First edition of Sanctuary by William Faulkner, in a first state dust jacket.
Octavo, 380pp. Gray cloth spine, red boards, title printed in red on spine. Top edge dyed black. Stated “First Published, 1931” on copyright page. Solid text block, small blemish to spine, a touch of wear to corners, a near fine example. In the publisher’s first state dust jacket, $2.50 retail price on front flap, faint sunning to spine, short closed tear along spine, light wear to corners, flap folds, and spine edges. A presentable copy of one of Faulkner’s best-known titles.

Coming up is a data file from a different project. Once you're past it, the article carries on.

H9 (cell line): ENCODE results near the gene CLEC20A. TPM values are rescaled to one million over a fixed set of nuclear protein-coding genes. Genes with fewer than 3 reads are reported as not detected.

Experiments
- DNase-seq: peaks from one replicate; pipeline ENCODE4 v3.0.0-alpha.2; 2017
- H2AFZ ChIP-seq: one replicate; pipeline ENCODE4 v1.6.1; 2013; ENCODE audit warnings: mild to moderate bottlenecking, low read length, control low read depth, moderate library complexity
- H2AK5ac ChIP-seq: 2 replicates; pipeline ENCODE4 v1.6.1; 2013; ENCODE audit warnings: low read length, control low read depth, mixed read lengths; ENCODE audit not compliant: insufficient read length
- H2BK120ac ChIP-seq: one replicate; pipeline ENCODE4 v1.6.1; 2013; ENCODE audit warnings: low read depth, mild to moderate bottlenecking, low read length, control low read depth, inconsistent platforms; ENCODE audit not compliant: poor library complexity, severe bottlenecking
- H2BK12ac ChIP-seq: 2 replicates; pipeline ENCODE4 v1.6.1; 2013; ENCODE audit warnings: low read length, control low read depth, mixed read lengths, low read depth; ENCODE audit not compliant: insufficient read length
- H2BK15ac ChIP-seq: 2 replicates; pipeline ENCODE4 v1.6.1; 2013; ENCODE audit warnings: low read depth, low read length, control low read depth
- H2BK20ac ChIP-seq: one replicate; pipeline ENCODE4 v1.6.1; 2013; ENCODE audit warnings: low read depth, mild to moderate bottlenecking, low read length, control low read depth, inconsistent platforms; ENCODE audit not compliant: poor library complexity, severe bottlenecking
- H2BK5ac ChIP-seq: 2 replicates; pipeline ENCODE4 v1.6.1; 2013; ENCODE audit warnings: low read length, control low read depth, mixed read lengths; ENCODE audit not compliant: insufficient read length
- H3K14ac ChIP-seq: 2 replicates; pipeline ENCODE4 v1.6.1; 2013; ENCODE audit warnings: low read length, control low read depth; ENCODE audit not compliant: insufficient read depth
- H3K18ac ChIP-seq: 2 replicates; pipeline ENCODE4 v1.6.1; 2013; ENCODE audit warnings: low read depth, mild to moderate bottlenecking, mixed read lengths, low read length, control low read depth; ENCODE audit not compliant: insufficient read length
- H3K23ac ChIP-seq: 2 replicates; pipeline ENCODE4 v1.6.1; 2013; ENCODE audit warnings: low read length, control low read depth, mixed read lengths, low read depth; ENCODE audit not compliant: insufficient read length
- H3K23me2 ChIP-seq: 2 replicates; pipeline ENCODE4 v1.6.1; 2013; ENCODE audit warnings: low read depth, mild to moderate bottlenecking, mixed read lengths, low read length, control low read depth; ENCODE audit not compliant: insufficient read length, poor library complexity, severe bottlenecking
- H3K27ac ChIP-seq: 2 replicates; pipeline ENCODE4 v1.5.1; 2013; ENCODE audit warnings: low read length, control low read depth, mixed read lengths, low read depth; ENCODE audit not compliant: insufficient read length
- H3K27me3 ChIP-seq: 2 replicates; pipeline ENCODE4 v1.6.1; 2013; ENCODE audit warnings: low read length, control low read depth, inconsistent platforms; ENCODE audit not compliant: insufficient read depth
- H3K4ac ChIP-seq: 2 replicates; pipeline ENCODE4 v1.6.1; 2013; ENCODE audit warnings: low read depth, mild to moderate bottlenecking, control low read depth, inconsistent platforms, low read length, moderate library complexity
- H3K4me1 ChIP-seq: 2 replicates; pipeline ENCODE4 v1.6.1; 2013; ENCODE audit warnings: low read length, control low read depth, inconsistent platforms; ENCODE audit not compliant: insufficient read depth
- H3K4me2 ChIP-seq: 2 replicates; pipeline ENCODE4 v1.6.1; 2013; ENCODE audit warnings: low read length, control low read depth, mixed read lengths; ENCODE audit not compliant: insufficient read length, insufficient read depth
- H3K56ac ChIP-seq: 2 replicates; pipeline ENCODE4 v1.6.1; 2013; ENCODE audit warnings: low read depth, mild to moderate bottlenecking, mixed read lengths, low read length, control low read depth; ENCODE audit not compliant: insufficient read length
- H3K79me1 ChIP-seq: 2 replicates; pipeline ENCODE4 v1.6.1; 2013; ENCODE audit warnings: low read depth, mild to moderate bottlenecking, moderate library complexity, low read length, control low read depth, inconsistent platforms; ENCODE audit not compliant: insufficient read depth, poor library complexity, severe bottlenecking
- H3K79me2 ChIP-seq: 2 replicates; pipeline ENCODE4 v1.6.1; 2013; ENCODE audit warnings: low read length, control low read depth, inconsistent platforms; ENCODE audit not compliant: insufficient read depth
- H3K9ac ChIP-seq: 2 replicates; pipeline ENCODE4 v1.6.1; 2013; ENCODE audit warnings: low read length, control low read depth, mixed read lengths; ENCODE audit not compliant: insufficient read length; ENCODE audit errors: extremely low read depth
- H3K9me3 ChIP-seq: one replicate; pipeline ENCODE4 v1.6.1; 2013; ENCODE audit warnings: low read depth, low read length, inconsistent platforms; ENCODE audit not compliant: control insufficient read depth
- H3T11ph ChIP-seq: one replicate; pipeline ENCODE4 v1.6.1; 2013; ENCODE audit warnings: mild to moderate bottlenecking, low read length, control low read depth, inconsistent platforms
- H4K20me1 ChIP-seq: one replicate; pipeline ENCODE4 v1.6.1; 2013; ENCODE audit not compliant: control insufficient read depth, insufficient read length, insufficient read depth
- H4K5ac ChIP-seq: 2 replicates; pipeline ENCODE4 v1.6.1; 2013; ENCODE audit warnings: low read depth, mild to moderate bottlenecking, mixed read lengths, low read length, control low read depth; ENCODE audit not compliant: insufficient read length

William Faulkner (1897-1962) was a two-time Pulitzer Prize-winning author, recognized for A Fable in 1955 and The Reivers in 1963. The Sound and the Fury, As I Lay Dying, and Light in August were recognized by The Modern Library on their 1998 list of 100 Best English-language Novels of the 20th Century. Faulkner primarily set his stories in the American South, many of which took place in the fictional Yoknapatawpha County. Sanctuary was written by Faulkner as a “potboiler” to gain some profit after the lack of initial success from previous works. Faulkner received notoriety for Sanctuary, but many readers found the topics unsettling and were wary of the Gothic style. Requiem for a Nun, released in 1951, is the sequel to Sanctuary.